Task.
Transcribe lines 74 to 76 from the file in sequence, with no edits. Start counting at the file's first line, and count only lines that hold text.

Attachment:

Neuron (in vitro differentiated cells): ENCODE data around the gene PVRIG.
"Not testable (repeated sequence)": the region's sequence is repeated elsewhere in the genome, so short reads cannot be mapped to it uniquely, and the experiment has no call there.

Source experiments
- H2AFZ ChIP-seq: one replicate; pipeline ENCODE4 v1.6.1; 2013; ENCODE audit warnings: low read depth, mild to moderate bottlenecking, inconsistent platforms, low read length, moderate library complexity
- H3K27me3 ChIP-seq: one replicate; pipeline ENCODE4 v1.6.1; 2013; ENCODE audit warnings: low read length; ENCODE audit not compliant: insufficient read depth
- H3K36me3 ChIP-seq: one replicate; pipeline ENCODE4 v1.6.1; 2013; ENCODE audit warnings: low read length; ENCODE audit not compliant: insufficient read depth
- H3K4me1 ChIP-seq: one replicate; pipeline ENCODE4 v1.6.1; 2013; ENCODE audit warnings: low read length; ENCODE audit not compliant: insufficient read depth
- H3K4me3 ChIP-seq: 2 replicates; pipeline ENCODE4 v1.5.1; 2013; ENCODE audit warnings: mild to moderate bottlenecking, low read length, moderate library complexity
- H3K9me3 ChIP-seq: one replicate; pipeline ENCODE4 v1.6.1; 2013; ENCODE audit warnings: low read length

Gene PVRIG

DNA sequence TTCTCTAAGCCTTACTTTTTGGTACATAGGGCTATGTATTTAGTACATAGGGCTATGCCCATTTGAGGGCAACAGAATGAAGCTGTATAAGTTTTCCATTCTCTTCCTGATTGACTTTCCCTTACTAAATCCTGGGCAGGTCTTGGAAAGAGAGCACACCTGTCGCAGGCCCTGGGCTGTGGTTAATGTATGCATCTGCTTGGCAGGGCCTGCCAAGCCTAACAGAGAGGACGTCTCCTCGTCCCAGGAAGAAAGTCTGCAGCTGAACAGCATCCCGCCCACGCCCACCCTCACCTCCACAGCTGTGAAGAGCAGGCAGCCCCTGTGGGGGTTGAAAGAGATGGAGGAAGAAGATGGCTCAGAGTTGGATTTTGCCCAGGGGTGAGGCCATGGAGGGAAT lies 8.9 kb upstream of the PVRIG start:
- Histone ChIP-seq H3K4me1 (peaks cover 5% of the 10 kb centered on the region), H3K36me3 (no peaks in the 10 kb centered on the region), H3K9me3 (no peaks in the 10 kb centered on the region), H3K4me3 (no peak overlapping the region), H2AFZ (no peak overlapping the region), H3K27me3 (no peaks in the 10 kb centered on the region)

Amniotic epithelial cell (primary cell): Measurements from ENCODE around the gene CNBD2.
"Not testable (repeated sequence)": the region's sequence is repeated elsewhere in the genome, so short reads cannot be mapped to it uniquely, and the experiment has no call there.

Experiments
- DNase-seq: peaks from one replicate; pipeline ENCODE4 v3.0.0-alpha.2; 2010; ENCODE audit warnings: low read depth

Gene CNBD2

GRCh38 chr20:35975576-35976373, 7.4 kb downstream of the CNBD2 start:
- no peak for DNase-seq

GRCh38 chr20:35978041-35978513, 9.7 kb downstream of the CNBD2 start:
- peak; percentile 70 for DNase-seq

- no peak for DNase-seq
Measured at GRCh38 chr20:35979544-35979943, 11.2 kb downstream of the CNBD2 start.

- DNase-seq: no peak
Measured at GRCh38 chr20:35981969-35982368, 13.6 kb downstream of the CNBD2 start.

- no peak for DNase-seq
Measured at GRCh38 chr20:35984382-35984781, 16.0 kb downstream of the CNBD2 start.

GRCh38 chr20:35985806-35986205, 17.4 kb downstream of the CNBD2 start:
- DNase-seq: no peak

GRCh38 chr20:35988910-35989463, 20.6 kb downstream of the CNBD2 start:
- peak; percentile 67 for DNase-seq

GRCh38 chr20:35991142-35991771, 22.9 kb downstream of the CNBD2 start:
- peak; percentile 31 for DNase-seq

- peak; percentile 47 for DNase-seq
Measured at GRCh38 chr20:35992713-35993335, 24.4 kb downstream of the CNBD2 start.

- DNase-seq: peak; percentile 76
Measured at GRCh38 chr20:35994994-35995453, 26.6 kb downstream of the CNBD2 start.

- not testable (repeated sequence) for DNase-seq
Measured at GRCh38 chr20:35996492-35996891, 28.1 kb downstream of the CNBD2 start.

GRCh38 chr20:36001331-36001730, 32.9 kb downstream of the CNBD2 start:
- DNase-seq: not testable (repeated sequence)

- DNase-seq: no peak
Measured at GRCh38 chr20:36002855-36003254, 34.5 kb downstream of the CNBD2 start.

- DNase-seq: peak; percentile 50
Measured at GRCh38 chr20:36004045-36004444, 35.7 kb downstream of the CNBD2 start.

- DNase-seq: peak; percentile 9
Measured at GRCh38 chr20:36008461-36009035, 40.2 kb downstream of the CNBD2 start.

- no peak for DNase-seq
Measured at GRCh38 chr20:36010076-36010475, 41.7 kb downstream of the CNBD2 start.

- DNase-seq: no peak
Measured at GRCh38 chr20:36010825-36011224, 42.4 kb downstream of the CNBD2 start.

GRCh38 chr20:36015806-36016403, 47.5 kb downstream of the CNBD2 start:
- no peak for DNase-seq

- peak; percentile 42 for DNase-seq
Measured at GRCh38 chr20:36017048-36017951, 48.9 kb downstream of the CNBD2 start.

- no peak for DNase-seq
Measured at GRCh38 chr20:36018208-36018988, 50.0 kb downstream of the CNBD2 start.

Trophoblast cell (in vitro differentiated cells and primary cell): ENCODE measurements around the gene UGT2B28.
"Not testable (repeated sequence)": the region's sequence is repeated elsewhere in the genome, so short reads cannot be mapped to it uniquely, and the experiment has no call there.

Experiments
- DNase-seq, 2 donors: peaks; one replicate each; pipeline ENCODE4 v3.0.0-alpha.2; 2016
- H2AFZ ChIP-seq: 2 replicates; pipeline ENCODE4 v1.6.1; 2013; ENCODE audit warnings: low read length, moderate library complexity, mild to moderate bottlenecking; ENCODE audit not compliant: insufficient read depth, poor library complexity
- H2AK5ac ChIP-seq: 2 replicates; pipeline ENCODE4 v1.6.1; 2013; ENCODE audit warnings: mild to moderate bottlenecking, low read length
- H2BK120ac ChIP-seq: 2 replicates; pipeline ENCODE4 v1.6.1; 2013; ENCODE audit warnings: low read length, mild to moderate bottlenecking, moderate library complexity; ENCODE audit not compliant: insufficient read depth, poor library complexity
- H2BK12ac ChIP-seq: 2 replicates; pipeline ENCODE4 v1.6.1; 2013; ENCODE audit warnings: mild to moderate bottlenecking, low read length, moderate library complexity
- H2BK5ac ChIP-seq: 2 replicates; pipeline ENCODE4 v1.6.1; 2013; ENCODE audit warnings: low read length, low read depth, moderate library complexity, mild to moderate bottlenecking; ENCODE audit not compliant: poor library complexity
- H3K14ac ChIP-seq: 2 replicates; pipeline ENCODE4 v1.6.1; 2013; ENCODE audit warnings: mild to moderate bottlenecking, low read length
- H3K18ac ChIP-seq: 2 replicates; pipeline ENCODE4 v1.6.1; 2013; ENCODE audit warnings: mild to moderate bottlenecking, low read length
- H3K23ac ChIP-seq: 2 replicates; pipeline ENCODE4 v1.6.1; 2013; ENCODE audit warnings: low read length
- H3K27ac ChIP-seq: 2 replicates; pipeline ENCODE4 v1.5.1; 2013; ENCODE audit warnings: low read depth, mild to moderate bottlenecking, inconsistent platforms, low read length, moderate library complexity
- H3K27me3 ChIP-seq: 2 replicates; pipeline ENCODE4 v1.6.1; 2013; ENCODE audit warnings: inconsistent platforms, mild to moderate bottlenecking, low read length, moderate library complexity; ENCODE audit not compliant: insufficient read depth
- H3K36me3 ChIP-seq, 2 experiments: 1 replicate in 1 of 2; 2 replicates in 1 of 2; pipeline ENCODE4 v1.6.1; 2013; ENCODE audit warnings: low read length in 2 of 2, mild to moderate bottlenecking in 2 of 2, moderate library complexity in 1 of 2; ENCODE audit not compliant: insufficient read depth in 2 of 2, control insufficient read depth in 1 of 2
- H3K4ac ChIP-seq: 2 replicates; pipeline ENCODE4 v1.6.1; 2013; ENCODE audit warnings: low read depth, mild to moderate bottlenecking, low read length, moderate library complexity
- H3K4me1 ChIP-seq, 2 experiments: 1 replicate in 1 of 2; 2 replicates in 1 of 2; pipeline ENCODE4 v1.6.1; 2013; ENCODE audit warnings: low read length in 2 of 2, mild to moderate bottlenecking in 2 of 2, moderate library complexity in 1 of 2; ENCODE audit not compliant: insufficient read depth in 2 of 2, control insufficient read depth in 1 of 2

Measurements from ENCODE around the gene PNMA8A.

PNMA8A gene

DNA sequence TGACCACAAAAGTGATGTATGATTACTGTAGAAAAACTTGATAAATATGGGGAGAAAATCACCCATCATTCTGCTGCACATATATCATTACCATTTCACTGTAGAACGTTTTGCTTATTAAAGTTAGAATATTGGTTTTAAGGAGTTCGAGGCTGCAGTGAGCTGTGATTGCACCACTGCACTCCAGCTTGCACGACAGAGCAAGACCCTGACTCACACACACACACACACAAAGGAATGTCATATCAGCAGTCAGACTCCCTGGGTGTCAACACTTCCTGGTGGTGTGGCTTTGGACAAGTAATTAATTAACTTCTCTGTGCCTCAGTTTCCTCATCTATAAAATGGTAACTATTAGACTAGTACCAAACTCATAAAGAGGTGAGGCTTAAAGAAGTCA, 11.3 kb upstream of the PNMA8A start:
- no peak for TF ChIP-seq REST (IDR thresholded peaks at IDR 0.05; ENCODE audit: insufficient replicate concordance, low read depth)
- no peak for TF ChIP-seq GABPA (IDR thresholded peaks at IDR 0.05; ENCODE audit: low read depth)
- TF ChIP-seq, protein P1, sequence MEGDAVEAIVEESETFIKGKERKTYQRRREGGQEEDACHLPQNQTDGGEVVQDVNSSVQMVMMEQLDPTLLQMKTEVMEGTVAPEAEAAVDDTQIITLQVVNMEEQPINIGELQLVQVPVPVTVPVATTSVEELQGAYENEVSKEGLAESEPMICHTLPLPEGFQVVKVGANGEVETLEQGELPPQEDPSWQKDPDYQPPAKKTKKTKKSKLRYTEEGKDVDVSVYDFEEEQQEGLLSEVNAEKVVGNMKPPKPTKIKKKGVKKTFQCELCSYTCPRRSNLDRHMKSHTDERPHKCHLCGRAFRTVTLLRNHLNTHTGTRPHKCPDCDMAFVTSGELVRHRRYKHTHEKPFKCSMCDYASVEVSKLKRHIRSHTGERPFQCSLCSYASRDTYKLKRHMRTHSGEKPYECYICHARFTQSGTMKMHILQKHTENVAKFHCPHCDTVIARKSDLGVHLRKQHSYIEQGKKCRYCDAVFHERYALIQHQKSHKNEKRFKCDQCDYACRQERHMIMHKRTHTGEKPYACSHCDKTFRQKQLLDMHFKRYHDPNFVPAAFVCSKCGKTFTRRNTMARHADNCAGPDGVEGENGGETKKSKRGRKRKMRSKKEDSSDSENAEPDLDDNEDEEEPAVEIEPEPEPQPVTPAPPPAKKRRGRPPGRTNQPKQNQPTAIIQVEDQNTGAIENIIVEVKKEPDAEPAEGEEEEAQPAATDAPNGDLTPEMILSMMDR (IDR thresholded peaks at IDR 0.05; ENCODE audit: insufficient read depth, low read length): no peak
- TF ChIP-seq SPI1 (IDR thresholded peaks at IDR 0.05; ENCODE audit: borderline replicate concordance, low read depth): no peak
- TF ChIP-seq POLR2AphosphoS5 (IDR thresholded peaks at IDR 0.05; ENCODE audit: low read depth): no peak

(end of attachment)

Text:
- H3K4me1 ChIP-seq, 2 experiments: 1 replicate in 1 of 2; 2 replicates in 1 of 2; pipeline ENCODE4 v1.6.1; 2013; ENCODE audit warnings: low read length in 2 of 2, mild to moderate bottlenecking in 2 of 2, moderate library complexity in 1 of 2; ENCODE audit not compliant: insufficient read depth in 2 of 2, control insufficient read depth in 1 of 2

Measurements from ENCODE around the gene PNMA8A.

PNMA8A gene